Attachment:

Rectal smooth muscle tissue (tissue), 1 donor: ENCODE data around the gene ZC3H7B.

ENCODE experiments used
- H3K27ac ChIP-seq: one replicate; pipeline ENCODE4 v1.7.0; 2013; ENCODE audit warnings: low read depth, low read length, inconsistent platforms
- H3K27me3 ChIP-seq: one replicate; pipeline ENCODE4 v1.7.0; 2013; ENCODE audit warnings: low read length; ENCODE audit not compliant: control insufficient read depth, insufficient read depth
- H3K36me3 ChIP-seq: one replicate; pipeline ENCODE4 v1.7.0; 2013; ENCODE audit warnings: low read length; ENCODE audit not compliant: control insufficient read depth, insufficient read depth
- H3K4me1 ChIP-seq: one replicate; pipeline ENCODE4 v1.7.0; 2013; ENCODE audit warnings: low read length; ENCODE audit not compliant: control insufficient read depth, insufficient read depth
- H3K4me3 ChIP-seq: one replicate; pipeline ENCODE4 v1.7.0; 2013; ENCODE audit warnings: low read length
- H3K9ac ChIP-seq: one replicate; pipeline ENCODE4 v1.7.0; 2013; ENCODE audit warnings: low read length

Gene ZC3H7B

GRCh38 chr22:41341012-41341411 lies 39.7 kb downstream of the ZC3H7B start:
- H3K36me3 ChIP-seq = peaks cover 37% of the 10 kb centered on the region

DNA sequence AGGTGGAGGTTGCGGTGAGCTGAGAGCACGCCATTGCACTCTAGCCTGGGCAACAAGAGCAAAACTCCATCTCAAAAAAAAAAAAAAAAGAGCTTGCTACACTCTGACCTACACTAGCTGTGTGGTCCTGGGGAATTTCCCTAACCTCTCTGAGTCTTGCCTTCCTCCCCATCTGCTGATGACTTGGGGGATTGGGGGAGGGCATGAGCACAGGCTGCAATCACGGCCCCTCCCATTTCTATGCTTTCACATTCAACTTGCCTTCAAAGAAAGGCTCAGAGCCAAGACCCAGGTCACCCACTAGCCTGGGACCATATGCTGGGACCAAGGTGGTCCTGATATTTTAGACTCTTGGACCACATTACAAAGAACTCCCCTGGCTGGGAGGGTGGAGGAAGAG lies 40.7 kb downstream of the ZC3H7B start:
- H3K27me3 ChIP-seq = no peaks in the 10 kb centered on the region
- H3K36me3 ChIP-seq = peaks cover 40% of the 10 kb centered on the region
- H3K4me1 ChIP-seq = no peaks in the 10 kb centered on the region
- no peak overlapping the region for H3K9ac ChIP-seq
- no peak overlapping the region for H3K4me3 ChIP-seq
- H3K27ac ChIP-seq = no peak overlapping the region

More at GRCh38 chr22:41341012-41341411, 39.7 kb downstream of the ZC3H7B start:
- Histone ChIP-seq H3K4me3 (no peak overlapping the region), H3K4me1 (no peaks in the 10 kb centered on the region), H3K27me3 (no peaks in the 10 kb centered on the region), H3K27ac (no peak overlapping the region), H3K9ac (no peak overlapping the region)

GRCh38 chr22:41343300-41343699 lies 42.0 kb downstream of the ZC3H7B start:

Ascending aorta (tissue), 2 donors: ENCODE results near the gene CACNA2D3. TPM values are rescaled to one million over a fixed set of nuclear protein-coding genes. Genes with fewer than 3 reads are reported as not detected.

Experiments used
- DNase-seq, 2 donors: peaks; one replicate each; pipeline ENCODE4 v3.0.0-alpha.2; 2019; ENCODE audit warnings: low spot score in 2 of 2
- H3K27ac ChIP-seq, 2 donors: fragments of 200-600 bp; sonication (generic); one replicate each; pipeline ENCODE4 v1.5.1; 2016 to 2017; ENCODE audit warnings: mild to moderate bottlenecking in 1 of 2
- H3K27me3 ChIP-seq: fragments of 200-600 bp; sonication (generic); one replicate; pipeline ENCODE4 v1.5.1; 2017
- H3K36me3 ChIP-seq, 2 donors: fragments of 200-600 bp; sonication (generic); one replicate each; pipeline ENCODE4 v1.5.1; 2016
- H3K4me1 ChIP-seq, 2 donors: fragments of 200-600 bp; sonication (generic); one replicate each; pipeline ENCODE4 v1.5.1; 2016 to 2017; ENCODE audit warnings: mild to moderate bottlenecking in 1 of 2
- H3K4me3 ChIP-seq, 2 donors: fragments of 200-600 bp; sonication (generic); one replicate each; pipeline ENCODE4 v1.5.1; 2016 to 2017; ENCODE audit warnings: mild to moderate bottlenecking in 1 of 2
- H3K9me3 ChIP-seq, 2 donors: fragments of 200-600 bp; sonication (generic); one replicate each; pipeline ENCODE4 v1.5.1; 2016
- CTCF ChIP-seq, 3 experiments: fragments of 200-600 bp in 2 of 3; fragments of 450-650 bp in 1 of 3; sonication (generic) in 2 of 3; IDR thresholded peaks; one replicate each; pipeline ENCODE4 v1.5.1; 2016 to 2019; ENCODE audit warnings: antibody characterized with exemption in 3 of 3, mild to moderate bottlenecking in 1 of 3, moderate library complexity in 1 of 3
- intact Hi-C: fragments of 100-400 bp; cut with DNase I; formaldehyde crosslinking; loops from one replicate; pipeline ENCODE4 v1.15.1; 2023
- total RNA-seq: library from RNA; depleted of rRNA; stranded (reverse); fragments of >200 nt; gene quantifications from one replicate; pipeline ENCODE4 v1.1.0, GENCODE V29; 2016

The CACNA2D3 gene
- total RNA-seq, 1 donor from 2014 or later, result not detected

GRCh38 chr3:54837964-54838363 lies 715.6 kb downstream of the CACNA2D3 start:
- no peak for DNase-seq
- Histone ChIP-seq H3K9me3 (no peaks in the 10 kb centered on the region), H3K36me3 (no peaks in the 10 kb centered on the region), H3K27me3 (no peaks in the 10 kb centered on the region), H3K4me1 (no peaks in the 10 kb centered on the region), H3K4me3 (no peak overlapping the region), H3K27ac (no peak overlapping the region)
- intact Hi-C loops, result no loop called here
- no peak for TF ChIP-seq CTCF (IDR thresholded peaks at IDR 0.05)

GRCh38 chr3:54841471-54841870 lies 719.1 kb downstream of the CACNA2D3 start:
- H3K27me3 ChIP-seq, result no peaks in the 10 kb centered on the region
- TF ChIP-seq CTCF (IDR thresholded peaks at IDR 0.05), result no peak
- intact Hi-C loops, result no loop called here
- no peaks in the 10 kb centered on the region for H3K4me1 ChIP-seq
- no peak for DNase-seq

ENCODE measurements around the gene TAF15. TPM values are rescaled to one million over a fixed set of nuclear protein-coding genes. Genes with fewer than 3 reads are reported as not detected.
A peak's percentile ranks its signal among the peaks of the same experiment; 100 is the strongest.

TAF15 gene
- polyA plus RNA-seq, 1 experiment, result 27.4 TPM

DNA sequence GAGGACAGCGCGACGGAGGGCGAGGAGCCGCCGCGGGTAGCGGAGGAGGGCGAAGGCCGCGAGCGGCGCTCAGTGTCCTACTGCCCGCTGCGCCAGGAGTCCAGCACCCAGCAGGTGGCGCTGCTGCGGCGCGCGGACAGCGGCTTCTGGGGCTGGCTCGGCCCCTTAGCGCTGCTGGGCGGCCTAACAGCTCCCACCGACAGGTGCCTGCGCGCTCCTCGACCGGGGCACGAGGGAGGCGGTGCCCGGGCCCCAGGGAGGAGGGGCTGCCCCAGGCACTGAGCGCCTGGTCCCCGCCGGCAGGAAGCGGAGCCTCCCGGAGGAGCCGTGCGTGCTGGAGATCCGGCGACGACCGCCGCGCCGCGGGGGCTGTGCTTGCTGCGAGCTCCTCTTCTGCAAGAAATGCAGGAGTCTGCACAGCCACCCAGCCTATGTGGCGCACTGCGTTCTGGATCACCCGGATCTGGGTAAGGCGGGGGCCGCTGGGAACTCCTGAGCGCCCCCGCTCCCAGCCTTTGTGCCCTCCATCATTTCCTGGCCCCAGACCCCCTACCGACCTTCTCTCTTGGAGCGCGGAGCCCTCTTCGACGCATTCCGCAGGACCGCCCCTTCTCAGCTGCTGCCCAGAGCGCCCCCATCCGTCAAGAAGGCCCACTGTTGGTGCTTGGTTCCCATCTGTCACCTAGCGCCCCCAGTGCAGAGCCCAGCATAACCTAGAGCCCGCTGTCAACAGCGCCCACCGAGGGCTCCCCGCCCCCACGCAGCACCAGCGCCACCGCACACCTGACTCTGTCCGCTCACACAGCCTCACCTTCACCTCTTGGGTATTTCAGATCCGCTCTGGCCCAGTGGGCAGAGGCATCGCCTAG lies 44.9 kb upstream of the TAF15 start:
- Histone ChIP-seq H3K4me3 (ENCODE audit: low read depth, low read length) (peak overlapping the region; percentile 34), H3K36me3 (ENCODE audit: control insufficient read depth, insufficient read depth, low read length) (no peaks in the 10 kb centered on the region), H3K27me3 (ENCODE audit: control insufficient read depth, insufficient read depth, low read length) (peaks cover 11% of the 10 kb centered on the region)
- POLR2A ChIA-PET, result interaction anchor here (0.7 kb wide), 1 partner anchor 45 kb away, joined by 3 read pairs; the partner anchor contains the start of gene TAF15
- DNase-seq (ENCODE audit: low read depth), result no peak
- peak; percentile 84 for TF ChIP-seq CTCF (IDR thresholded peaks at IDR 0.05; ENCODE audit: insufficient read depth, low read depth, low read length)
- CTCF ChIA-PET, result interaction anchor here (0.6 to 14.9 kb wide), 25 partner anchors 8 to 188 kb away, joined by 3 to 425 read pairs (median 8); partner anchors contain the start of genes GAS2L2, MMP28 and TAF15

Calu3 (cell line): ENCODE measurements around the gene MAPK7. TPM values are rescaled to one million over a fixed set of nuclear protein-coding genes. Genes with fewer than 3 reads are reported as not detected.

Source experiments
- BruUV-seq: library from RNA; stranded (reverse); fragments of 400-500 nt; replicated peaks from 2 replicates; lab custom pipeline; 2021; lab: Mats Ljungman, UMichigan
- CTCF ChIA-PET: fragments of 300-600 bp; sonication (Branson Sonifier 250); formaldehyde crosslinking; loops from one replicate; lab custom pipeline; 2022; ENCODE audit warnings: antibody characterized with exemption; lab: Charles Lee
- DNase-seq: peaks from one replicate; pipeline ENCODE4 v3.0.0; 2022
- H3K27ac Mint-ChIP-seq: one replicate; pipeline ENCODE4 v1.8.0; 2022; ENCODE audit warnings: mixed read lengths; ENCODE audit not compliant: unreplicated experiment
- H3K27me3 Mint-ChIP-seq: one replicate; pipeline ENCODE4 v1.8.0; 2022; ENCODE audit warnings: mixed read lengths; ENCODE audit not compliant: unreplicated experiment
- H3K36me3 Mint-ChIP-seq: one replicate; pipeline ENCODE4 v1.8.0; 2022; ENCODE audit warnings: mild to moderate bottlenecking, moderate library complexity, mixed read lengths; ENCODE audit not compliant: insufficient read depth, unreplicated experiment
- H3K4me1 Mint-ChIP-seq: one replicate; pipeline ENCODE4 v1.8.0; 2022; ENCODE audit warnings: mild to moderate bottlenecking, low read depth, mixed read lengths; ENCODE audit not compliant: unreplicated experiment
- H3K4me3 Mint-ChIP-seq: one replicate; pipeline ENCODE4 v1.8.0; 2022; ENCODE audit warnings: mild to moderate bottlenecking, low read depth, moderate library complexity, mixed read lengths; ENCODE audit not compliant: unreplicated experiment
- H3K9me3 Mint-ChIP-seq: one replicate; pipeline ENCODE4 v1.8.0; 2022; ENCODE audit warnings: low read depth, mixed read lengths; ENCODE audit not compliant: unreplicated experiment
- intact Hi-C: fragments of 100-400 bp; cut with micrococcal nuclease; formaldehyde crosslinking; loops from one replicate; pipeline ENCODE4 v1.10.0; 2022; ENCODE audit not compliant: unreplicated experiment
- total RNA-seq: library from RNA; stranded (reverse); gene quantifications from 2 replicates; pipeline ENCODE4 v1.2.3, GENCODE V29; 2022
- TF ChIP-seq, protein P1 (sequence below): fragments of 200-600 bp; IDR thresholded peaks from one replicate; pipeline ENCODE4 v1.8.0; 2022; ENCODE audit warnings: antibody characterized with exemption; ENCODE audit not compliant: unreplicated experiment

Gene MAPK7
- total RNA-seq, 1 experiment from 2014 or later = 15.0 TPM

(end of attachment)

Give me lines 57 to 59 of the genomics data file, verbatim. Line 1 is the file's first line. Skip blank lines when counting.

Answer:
Calu3 (cell line): ENCODE measurements around the gene MAPK7. TPM values are rescaled to one million over a fixed set of nuclear protein-coding genes. Genes with fewer than 3 reads are reported as not detected.

Source experiments
- BruUV-seq: library from RNA; stranded (reverse); fragments of 400-500 nt; replicated peaks from 2 replicates; lab custom pipeline; 2021; lab: Mats Ljungman, UMichigan